Depressed pilots may fly with medication, FAA says
Pilots taking antidepressants will be permitted to fly after U.S. regulators dropped a decades-old ban on four drugs.
Risks from side effects such as drowsiness that are associated with the medications used to treat depression don’t pose a safety threat, the Federal Aviation Administration said Friday.
“We have a better understanding of the drugs,” FAA Administrator Randy Babbitt said. “We know more about the illness, we know more about how to treat it.”
The policy, which goes into effect Monday, may cover as many as 10,000 pilots, said Fred Tilton, the federal air surgeon.
Organizations led by the Aircraft Owners and Pilots Assn., which represents 415,000 small-plane pilots, and the Air Line Pilots Assn., the largest union for commercial cockpit crews, had sought to lift the restriction. The FAA said its action was consistent with the views of the groups.
“We really need to remove the stigma, if you will, of being treated for an illness,” Babbitt said.
The FAA decision reflects extensive study of the medication issue, said Bill Voss, president of the nonprofit Flight Safety Foundation in Alexandria, Va.
“The FAA knows this is going to be a controversial ruling because of the stigma attached to depression,” Voss said. “I’m sure they doubly did their homework.”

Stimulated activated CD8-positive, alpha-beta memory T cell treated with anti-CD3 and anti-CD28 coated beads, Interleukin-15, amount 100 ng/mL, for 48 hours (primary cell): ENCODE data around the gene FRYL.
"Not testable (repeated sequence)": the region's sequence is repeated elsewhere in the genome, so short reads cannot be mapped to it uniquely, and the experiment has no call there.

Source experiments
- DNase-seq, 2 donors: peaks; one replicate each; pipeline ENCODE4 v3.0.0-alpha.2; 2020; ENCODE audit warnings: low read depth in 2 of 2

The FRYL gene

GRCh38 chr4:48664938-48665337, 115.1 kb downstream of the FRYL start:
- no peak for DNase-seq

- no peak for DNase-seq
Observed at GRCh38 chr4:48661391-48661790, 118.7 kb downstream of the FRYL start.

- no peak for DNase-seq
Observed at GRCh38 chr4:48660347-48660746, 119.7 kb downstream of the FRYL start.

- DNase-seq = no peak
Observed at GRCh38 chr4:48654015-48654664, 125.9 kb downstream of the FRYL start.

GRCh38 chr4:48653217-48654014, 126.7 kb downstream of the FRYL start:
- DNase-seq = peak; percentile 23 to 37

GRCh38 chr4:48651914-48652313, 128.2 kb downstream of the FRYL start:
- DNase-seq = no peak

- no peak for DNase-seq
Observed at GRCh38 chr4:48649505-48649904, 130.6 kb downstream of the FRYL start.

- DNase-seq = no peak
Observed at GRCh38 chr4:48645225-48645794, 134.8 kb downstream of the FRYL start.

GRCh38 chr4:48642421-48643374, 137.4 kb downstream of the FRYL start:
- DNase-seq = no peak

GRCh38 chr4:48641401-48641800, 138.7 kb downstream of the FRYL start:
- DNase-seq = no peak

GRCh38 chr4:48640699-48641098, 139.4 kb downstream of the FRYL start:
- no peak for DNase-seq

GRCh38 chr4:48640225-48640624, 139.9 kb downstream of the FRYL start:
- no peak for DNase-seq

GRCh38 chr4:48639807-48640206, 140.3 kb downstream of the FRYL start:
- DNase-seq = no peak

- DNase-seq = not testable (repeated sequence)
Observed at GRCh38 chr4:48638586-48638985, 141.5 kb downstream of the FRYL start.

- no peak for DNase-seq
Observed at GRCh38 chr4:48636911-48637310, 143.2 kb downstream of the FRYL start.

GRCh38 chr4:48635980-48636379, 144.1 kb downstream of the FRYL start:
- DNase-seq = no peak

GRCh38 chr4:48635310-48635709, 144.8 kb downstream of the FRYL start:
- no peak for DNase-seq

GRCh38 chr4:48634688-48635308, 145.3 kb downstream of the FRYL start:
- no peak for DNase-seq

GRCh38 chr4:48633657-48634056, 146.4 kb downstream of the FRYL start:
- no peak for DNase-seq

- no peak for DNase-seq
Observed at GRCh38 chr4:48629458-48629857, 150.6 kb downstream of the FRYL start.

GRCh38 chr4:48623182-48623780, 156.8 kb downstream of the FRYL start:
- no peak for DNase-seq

Under the policy, pilots can seek FAA permission to take one of four drugs -- Eli Lilly & Co.'s Prozac, Pfizer Inc.'s Zoloft or Forest Laboratories Inc.'s Celexa or Lexapro. Prozac, Zoloft and Celexa have lost patent protection and are available in generic form.
All four drugs are in a class of antidepressants called SSRIs, which help regulate mood by blocking reabsorption of the chemical serotonin, believed to play a role in behavior. The drugs give the brain access to more serotonin.
FAA policy bans pilots from flying if they have depression because the condition can be distracting in the cockpit and pose a safety risk, according to the agency. Under the new policy, pilots with depression can seek treatment with one of the four medications and keep flying.
Steven Chealander, a former American Airlines captain and National Transportation Safety Board member, called the policy a “big deal” for pilots who would face disqualification because they take antidepressants.
“A lot of guys I know for various reasons haven’t been able to get their medical” certificate because of health conditions or prescriptions, said Chealander, now a vice president of training for Airbus in Miami. “You’ve got to be in such good medical condition.”
An estimated 20 million people in the U.S. have depression, which can cause thoughts of suicide, sadness and feelings of worthlessness, according to the National Institutes of Health. Pilots who show success controlling their depression for 12 months using one of the medications will be able to seek permission to fly.